Finishing your fired Precious Metal Clay piece
Once you have cooled off your piece after firing PMC, it is time to decide how you want to finish it. In this post, I am going to discuss how to polish the piece with the assumption that you want a matte or shiny finish, but no oxidation.
After firing PMC in a kiln, it has a white or gray crust on the outside. That is normal, so don't worry about how it looks. The crust is the leftover binder that came to the surface as your PMC piece bonded together in the kiln.
There are a few ways to remove the crust, depending on how you want the piece to look after it is completed.
If you want a matte finish, you can take a wire brush, most people like brass brushes, and brush the crust off until you have the look you want. Then you can take a cloth to slowly bring up shine to the piece until you are satisfied. Remember that since PMC is 995 silver it is fairly soft as metals go, so you don't want to use anything too harsh on the surface.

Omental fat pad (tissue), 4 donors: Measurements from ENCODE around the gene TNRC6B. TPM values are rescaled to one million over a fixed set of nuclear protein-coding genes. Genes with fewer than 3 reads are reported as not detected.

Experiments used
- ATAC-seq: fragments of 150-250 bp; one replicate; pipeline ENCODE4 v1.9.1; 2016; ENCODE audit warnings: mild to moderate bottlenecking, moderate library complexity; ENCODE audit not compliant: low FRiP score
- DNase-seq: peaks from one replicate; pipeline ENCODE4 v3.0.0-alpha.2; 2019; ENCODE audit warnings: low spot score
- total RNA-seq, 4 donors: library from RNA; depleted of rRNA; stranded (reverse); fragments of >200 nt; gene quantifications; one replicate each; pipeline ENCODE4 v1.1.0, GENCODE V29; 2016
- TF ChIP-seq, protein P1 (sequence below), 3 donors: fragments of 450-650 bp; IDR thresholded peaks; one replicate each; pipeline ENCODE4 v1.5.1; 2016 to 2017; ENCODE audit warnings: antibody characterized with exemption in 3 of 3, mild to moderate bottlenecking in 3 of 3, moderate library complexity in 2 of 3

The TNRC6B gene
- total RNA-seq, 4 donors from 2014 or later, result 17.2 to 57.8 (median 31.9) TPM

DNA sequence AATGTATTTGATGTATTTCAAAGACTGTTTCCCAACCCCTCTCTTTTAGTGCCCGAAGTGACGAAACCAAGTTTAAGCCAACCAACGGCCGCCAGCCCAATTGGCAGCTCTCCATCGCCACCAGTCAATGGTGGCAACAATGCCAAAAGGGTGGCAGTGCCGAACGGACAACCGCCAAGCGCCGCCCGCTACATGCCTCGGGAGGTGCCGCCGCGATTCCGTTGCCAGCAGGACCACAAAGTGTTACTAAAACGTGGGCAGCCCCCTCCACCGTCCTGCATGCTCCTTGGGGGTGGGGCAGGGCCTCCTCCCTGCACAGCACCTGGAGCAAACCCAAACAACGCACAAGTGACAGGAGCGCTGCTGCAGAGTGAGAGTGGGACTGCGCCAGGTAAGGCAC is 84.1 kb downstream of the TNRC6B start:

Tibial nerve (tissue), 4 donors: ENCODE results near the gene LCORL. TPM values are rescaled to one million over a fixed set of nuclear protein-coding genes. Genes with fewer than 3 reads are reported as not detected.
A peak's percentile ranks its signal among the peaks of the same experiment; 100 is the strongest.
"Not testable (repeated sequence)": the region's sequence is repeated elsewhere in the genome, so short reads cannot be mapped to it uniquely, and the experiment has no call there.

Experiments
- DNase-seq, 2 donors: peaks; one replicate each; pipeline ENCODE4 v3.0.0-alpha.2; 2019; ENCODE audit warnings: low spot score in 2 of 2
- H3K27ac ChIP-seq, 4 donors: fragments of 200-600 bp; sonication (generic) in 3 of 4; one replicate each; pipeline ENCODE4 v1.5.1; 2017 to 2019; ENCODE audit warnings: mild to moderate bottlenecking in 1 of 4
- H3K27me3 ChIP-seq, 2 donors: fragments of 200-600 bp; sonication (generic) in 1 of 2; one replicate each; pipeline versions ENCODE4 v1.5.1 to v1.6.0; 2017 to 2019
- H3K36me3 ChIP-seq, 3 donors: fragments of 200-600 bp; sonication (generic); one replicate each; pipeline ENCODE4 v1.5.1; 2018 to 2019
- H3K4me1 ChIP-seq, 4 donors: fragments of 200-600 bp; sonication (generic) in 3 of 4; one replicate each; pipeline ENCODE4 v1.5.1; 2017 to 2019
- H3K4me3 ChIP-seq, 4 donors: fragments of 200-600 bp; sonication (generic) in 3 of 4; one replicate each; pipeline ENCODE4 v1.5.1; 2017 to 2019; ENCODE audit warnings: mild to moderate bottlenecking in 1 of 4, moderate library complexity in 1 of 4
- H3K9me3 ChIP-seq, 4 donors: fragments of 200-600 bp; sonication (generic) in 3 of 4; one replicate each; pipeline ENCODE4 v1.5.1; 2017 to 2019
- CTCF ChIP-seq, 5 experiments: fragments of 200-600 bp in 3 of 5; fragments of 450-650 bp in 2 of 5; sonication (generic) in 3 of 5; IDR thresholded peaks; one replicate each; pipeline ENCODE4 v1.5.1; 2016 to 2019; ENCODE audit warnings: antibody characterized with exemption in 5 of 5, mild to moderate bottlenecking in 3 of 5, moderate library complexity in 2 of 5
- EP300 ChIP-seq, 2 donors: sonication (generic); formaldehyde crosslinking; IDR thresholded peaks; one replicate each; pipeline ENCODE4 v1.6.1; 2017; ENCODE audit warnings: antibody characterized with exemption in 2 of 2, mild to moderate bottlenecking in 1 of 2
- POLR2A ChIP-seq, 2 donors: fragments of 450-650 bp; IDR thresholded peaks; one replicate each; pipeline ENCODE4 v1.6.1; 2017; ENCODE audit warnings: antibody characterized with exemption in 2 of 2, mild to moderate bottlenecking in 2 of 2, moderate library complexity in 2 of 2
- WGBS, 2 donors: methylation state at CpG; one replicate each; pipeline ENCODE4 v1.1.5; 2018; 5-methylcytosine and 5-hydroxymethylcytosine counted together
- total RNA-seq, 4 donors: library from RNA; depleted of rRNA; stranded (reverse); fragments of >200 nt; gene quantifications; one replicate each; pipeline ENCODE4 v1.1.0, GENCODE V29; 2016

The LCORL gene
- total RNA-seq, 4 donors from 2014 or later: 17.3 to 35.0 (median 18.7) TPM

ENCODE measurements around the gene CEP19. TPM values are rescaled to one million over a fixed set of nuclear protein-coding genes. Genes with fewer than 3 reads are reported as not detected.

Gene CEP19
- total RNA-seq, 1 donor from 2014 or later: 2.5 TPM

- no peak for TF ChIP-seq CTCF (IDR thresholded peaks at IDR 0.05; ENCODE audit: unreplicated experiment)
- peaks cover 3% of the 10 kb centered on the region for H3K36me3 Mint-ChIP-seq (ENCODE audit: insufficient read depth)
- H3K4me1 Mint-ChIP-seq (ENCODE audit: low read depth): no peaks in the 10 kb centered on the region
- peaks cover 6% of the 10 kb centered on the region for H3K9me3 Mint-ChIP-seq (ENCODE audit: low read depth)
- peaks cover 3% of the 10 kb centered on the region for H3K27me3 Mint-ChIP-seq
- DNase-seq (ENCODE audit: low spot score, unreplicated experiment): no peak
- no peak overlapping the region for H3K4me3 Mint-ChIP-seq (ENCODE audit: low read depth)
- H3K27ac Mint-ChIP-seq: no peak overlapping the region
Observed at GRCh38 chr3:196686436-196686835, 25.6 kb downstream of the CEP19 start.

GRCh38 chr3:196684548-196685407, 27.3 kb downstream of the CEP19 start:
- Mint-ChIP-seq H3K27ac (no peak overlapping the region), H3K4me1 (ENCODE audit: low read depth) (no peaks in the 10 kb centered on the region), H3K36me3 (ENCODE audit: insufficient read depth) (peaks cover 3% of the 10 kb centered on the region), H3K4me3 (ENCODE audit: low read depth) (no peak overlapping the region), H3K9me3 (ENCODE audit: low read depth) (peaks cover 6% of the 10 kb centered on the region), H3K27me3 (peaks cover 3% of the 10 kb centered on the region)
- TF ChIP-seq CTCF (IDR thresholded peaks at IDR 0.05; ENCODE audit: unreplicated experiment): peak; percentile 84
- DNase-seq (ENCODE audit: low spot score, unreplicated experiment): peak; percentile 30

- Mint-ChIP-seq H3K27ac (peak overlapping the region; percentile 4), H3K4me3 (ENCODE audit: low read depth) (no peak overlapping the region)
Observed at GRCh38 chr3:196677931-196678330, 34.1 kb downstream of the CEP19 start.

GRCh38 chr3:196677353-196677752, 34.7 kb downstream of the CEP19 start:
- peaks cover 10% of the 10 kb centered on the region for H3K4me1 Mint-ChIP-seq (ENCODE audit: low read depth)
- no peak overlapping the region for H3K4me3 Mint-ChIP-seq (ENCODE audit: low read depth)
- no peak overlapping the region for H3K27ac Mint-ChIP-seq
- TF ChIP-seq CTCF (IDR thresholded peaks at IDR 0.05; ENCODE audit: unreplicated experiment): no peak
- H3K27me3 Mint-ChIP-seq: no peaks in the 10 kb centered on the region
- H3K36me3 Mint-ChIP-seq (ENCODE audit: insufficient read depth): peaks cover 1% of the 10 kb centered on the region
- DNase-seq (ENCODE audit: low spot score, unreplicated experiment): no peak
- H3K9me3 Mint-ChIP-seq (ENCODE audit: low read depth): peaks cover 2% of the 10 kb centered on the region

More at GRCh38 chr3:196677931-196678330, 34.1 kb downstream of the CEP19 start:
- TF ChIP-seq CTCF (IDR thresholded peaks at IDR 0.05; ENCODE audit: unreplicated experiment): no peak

If you want a shiny finish, you can start with the method above and continue to buff the piece with polishing cloths, fine grit sandpaper, or microfiber polishing paper to get a hand buffed shiny finish, or you can use my personal favorite method, drop the entire piece into a tumbler and let the machine polish it for you.
Tumblers are much faster, and they will also harden the silver as they polish it, so this is one of the reasons that I like to use them. You can use a small tumbler to polish an entire kiln full of PMC. I use a mixed stainless steel shot and a few drops of dish soap, and water in my tumbler, and the PMC always comes out great.
You can find loads of great tumblers on eBay or you can buy them from any lapidary or jewelry supplies distributor. The most important thing is that you need stainless steel shot to put inside your tumbler. Stainless steel shot will not rust, and it will polish your metal pieces.
Here is a link to eBay to buy a tumbler.